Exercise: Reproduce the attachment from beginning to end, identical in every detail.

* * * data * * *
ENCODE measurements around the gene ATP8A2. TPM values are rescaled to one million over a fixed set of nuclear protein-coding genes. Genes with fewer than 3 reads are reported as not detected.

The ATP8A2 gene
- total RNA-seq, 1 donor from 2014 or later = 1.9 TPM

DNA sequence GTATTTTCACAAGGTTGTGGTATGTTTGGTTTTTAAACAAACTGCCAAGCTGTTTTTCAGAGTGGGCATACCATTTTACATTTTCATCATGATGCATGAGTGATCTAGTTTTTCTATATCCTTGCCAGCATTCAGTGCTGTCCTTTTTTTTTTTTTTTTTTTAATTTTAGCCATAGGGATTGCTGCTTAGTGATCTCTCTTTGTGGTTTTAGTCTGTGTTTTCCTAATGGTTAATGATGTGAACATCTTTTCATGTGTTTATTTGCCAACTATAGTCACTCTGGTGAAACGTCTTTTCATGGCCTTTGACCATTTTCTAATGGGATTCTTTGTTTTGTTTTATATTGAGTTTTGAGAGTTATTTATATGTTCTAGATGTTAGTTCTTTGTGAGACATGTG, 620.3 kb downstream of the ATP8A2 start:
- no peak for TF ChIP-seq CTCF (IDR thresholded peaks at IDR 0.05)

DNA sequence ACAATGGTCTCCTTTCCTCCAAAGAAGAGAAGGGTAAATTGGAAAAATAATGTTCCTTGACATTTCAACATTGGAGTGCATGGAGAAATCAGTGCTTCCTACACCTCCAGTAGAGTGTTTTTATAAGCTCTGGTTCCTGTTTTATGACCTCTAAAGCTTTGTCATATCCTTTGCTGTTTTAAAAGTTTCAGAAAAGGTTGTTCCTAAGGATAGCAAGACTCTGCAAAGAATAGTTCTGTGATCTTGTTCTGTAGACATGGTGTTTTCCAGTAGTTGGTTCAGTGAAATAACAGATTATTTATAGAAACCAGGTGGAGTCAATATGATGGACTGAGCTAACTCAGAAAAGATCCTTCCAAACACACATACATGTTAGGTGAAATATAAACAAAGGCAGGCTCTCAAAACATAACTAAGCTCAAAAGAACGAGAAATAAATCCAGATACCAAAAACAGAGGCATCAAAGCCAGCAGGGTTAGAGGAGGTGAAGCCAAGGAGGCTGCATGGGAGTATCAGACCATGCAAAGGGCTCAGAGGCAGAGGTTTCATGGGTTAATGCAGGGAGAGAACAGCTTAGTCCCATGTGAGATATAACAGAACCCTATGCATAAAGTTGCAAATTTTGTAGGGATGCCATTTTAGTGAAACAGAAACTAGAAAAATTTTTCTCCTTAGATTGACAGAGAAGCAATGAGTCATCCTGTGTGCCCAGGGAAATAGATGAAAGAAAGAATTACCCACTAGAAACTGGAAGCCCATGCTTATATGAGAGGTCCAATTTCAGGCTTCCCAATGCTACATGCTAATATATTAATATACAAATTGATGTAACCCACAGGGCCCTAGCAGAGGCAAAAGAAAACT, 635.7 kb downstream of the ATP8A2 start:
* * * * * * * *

ENCODE measurements around the gene ATP8A2. TPM values are rescaled to one million over a fixed set of nuclear protein-coding genes. Genes with fewer than 3 reads are reported as not detected.

The ATP8A2 gene
- total RNA-seq, 1 donor from 2014 or later = 1.9 TPM

DNA sequence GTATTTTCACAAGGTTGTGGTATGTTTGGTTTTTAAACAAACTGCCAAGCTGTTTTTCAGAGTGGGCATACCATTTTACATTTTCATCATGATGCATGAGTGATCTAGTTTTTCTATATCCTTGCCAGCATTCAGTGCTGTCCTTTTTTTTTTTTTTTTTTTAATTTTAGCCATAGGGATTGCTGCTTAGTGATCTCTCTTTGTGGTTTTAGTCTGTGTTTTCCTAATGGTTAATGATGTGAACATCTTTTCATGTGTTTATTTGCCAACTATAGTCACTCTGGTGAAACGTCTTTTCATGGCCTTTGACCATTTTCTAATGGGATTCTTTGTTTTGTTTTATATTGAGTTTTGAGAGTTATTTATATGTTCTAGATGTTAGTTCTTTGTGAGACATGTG, 620.3 kb downstream of the ATP8A2 start:
- no peak for TF ChIP-seq CTCF (IDR thresholded peaks at IDR 0.05)

DNA sequence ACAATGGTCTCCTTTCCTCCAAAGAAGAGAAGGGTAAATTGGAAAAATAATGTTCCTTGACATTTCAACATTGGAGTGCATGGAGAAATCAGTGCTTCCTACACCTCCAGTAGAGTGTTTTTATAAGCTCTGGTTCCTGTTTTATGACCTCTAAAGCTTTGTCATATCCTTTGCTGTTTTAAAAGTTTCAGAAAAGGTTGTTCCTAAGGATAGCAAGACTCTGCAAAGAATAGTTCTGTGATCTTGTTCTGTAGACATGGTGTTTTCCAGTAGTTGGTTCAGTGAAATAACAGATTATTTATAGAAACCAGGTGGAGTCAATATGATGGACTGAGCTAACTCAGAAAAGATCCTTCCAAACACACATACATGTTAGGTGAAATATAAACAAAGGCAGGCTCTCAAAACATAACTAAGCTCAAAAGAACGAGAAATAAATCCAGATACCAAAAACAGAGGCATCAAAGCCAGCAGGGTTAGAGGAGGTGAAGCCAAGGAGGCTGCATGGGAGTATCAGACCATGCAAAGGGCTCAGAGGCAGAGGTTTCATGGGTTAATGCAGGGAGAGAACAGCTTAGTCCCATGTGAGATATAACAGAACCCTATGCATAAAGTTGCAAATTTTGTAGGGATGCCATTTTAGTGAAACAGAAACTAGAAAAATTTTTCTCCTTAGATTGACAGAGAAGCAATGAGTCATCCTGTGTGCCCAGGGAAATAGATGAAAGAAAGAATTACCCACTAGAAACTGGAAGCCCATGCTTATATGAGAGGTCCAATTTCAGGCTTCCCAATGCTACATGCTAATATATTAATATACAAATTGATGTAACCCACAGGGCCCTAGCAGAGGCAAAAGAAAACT, 635.7 kb downstream of the ATP8A2 start: